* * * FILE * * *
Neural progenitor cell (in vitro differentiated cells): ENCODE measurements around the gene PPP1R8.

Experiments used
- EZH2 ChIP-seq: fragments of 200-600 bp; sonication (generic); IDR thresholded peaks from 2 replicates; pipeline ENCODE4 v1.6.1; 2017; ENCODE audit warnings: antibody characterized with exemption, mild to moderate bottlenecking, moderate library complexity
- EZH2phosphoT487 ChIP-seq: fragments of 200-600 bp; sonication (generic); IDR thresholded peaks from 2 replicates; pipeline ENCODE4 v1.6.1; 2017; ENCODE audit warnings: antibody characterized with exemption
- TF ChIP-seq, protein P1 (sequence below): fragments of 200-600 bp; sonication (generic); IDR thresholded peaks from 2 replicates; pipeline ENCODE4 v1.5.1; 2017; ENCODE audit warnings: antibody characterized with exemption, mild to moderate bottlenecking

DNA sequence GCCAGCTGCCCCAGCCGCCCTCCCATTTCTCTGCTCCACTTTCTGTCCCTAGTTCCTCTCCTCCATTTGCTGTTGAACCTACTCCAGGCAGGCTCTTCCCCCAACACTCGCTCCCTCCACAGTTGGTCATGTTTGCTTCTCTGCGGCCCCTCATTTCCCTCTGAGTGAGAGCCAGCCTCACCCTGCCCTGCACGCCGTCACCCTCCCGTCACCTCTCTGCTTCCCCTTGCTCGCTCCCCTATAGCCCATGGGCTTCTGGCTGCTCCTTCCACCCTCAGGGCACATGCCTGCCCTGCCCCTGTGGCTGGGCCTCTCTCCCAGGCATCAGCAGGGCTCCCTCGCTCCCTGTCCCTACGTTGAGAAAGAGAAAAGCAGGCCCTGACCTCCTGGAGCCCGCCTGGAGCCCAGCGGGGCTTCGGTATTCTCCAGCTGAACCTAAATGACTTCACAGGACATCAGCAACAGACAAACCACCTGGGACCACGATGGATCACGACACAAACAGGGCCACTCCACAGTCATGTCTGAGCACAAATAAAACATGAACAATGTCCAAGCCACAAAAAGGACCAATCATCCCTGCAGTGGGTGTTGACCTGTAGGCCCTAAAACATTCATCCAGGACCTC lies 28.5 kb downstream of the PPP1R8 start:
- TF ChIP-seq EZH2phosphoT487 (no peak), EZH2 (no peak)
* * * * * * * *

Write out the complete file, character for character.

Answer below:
Neural progenitor cell (in vitro differentiated cells): ENCODE measurements around the gene PPP1R8.

Experiments used
- EZH2 ChIP-seq: fragments of 200-600 bp; sonication (generic); IDR thresholded peaks from 2 replicates; pipeline ENCODE4 v1.6.1; 2017; ENCODE audit warnings: antibody characterized with exemption, mild to moderate bottlenecking, moderate library complexity
- EZH2phosphoT487 ChIP-seq: fragments of 200-600 bp; sonication (generic); IDR thresholded peaks from 2 replicates; pipeline ENCODE4 v1.6.1; 2017; ENCODE audit warnings: antibody characterized with exemption
- TF ChIP-seq, protein P1 (sequence below): fragments of 200-600 bp; sonication (generic); IDR thresholded peaks from 2 replicates; pipeline ENCODE4 v1.5.1; 2017; ENCODE audit warnings: antibody characterized with exemption, mild to moderate bottlenecking

DNA sequence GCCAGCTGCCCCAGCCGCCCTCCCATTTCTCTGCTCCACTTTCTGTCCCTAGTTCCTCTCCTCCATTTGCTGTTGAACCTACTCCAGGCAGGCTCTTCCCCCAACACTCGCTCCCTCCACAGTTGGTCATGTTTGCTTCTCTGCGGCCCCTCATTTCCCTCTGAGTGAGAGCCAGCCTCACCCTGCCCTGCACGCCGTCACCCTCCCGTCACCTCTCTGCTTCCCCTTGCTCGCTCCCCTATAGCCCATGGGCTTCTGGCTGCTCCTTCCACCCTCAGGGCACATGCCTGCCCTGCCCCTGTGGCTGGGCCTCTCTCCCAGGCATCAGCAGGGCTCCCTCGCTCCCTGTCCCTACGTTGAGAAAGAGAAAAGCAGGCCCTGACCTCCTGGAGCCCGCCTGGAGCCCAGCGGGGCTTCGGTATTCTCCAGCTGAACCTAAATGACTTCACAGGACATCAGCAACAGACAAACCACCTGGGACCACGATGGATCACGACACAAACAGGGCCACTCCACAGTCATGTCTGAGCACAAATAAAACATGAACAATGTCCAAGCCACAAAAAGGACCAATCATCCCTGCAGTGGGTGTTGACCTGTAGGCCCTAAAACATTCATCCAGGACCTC lies 28.5 kb downstream of the PPP1R8 start:
- TF ChIP-seq EZH2phosphoT487 (no peak), EZH2 (no peak)